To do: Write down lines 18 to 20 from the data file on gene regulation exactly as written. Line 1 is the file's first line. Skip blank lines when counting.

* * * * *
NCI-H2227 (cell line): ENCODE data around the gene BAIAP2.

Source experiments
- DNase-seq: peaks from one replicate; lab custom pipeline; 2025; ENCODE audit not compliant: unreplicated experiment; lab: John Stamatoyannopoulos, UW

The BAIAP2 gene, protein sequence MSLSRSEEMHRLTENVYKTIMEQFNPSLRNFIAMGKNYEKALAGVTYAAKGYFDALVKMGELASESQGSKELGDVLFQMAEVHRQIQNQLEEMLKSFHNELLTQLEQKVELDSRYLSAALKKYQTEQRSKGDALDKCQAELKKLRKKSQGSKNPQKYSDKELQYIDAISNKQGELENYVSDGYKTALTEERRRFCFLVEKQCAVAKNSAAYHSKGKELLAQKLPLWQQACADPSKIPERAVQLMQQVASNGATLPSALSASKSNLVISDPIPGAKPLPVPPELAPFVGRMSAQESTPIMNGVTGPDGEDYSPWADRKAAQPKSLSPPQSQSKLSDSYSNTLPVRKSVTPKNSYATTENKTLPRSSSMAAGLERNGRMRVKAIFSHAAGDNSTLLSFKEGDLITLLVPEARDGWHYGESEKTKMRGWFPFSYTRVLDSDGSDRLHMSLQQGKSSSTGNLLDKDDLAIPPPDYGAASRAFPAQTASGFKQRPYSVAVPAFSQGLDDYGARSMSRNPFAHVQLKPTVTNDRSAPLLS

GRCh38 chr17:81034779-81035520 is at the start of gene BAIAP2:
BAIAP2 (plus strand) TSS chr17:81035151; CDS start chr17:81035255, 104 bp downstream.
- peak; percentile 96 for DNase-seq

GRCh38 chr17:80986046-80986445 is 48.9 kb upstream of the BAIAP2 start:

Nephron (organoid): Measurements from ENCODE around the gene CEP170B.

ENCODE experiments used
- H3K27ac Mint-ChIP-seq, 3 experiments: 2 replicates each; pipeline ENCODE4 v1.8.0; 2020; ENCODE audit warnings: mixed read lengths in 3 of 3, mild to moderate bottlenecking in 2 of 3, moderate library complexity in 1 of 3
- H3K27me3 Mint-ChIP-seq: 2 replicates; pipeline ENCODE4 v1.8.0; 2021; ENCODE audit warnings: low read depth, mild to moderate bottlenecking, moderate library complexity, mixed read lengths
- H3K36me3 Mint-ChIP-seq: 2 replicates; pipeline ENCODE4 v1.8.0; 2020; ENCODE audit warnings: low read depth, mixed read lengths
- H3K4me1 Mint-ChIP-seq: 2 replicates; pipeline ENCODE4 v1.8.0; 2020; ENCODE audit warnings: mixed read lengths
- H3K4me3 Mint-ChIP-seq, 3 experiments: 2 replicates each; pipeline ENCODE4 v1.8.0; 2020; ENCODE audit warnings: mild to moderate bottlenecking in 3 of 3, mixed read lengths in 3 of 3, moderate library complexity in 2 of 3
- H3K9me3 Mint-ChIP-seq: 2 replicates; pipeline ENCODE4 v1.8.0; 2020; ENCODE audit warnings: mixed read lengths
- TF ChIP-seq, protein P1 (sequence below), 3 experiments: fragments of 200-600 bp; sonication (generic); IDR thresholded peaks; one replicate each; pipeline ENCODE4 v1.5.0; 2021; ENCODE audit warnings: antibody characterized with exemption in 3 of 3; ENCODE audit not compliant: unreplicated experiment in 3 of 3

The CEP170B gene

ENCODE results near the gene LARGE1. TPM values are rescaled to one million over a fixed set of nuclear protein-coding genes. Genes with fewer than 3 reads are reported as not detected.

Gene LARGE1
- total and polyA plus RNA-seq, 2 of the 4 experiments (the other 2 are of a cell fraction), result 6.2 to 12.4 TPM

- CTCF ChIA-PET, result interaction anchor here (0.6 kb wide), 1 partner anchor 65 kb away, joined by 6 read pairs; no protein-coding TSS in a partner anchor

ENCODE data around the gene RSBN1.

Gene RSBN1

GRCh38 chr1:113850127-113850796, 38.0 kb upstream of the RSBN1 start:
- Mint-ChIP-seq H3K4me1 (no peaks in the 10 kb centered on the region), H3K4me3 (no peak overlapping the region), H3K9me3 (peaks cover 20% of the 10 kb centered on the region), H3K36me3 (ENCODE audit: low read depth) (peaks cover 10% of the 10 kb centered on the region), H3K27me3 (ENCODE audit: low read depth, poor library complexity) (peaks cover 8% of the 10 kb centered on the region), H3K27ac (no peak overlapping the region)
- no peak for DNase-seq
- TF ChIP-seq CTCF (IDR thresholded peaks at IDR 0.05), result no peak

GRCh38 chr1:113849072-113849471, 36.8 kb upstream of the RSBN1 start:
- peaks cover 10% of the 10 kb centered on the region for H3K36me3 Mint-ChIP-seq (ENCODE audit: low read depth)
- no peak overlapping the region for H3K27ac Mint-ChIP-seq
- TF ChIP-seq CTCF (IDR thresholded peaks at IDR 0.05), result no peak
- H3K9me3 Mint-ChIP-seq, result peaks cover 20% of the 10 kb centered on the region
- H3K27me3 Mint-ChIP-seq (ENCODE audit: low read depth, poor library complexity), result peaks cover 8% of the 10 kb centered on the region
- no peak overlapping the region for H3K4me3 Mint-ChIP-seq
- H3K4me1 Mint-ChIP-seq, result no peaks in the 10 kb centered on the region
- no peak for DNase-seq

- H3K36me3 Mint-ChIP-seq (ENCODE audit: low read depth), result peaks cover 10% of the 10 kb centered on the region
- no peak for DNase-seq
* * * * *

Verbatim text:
The CEP170B gene

ENCODE results near the gene LARGE1. TPM values are rescaled to one million over a fixed set of nuclear protein-coding genes. Genes with fewer than 3 reads are reported as not detected.

Gene LARGE1